In this instance, ISIS was unsuccessful because President Trump’s subsequent remarks–which seemed to praise many of the ethnic nationalist demonstrators as “very fine people,” and to place ethnic nationalists and those protesting against them on equivocal moral standing—generated immense blowback from across the political spectrum and seemed to suck the oxygen away from all other stories.

However, for social scientists symmetrical incidents such as those in Charlottesville and Barcelona can often serve as the basis for “natural experiments”—for instance, to explore whether public reaction to terrorist acts seems to vary in systematic ways when one key variable is changed, such as the ideology or cause of the perpetrator.

My extensive research on this question shows that progressives and conservatives tend to respond to terror attacks in sharply divergent ways—with the biggest contrast occurring when the attacker is either a Muslim or an ethnic nationalist. Continue reading “Charlottesville and Americans’ Increasingly Polarized Response to Terrorism, Political Violence”

Want to shake up the status quo? Account for the default effect.

Observers typically assume that if people are dissatisfied with a state of affairs, they will work to change it. Cognitive and behavioral scientists know that this assumption frequently fails as a result of the “default effect

For instance, Americans have widespread concerns about how software and entertainment companies are collecting and using their data or manipulating their choices.

Yet, in most cases companies do disclose what data they collect and what they do with it. Typically, they allow consumers to adjust their settings in order to exert greater control over what gets disclosed and how it’s used—and even provide the ability to “opt out” of features that users find undesirable.

Nonetheless, only around 5 percent of users meaningfully adjust their default settings. In fact, most will never even read the terms of service agreement. This is because, for most, it would require a prohibitive investment in time and effort to effectively navigate the “legalese” of service contracts, or to understand what the default settings are, identify which ones they’d like to change, how to change them, and the implications of those changes.

Hence, we arrive in a situation where, despite people being deeply unsatisfied with the status quo, almost no one attempts to do anything about it. Continue reading “Want to shake up the status quo? Account for the default effect.”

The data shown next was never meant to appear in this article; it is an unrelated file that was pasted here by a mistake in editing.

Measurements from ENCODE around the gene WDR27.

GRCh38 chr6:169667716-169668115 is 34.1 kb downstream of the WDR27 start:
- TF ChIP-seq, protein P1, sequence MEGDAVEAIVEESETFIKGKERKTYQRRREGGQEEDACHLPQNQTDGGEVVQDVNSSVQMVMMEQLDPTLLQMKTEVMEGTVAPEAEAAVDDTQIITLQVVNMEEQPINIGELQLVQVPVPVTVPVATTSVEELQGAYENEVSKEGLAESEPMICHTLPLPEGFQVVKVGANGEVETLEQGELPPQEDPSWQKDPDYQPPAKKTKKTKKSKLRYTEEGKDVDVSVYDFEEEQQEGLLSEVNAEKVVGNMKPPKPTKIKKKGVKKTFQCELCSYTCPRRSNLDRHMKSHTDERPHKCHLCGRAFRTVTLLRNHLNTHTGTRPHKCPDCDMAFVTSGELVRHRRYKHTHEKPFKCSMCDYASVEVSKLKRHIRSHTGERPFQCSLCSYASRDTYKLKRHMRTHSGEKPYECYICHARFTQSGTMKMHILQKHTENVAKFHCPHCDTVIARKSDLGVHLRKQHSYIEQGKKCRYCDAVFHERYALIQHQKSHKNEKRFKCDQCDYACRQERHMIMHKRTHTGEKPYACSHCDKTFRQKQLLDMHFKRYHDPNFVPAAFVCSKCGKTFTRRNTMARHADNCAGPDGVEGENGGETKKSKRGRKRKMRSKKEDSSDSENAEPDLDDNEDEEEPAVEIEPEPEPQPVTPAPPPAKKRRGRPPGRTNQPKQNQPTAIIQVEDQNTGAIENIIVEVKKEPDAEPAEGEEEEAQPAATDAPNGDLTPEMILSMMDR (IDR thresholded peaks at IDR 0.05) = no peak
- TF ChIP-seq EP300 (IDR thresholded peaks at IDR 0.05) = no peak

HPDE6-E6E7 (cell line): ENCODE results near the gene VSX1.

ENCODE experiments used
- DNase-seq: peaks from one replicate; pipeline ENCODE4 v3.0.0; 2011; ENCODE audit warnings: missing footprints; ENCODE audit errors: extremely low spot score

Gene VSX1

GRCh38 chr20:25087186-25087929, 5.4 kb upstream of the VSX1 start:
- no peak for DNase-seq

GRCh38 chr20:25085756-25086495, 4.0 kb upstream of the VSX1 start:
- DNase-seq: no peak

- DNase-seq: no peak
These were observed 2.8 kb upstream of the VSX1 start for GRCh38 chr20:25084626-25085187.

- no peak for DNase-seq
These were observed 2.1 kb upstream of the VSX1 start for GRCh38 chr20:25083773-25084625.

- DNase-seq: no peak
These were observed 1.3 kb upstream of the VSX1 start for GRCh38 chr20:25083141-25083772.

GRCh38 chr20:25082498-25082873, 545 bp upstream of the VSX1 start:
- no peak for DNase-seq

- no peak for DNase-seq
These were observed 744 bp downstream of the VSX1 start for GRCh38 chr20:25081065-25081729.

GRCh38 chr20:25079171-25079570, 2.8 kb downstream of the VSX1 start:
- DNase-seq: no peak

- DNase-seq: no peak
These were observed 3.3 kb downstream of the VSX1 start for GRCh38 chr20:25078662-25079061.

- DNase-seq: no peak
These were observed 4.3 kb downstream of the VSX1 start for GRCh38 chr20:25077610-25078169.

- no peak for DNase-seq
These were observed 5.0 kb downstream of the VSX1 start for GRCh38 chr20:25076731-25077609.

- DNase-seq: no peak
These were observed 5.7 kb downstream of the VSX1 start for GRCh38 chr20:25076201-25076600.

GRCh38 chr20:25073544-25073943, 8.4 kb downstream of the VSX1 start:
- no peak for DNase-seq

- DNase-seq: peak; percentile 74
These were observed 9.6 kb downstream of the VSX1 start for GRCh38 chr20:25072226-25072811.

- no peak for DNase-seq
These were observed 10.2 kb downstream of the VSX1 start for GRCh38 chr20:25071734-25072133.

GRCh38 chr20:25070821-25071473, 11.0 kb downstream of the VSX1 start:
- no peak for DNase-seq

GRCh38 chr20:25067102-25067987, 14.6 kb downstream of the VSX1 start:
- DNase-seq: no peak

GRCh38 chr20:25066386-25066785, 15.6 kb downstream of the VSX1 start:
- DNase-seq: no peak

Trump Will Probably Win a Second Term in 2020.

Everyone’s unhappy. Everyone’s ashamed.
We all just got caught looking at somebody else’s page.
Nothing every went quite exactly as we planned:
Our ideas held no water, but we used them like a dam Modest Mouse, 'Missed the Boat' (We Were Dead Before the Ship Even Sank)

In the lead-up to the 2016 election, Nate Silver offered Trump a 29% chance of taking the White House–and was widely disparaged for being far too generous to Trump!

Obviously, the Donald won. So what should we make of all the professional prognosticators who incessantly and near-unanimously assured us that it was impossible (or perhaps just ‘totally implausible’ if they were feeling charitable) that this outcome could come about?

Perhaps we should cut them some slack? After all, sometimes things happen that are legitimately improbable. Indeed, events such as these are often key drivers of history (which, arguably, makes them all the more important to “get right.” But that’s another matter). There’s a case to be made that Trump’s election was just this sort of phenomenon.

I don’t buy it.

Some Black Swans are events for which there was truly very little warning, or involve forces which are so complex and ill-understood that reliable prediction is impossible. Other Black Swans are merely events that are inconceivable given a certain set of assumptions, references or manners of thought. Trump’s election falls into this latter category.

Most analysts and pundits were absolutely convinced all the way until that last moment that Trump would not be able to win the Republican nomination. After he won the nomination, there was a lot of talk about lessons learned. However, almost immediately after Clinton secured her nomination it was depicted as virtually inevitable that she would win the general election—probably in a landslide (here, here, here for example).

Yet there was ample reason to believe things would go the other way. This is not an incident of hindsight bias: I realized early on that that Trump would likely not only win the Republican nomination, but the presidency as well. I predicted that he would beat Hillary Clinton explicitly, unequivocally and “on the record” for the first time in March 2016, and spent much of the remaining year urging Trump’s opposition to take his candidacy seriously and to better understand and respond to the factors driving his success.  In vain.

After Trump won the general election, yet again there were avowals of lessons learned. But already narratives are emerging that 2018 and 2020 will be bloodbaths for the president and his party (if he even lasts that long in office). Rather than succumbing to this sort of wishful thinking, I decided to look for strong indicators as to how the race might go.

Polling this early in Trump’s administration seemed unlikely to be predictive—especially as the polls themselves proved somewhat unreliable in the 2016 cycle overall (particularly at the state level). Statistically speaking, it seemed the best way to start was to look at the base-rate for reelection in U.S. presidential races. Continue reading “Trump Will Probably Win a Second Term in 2020.”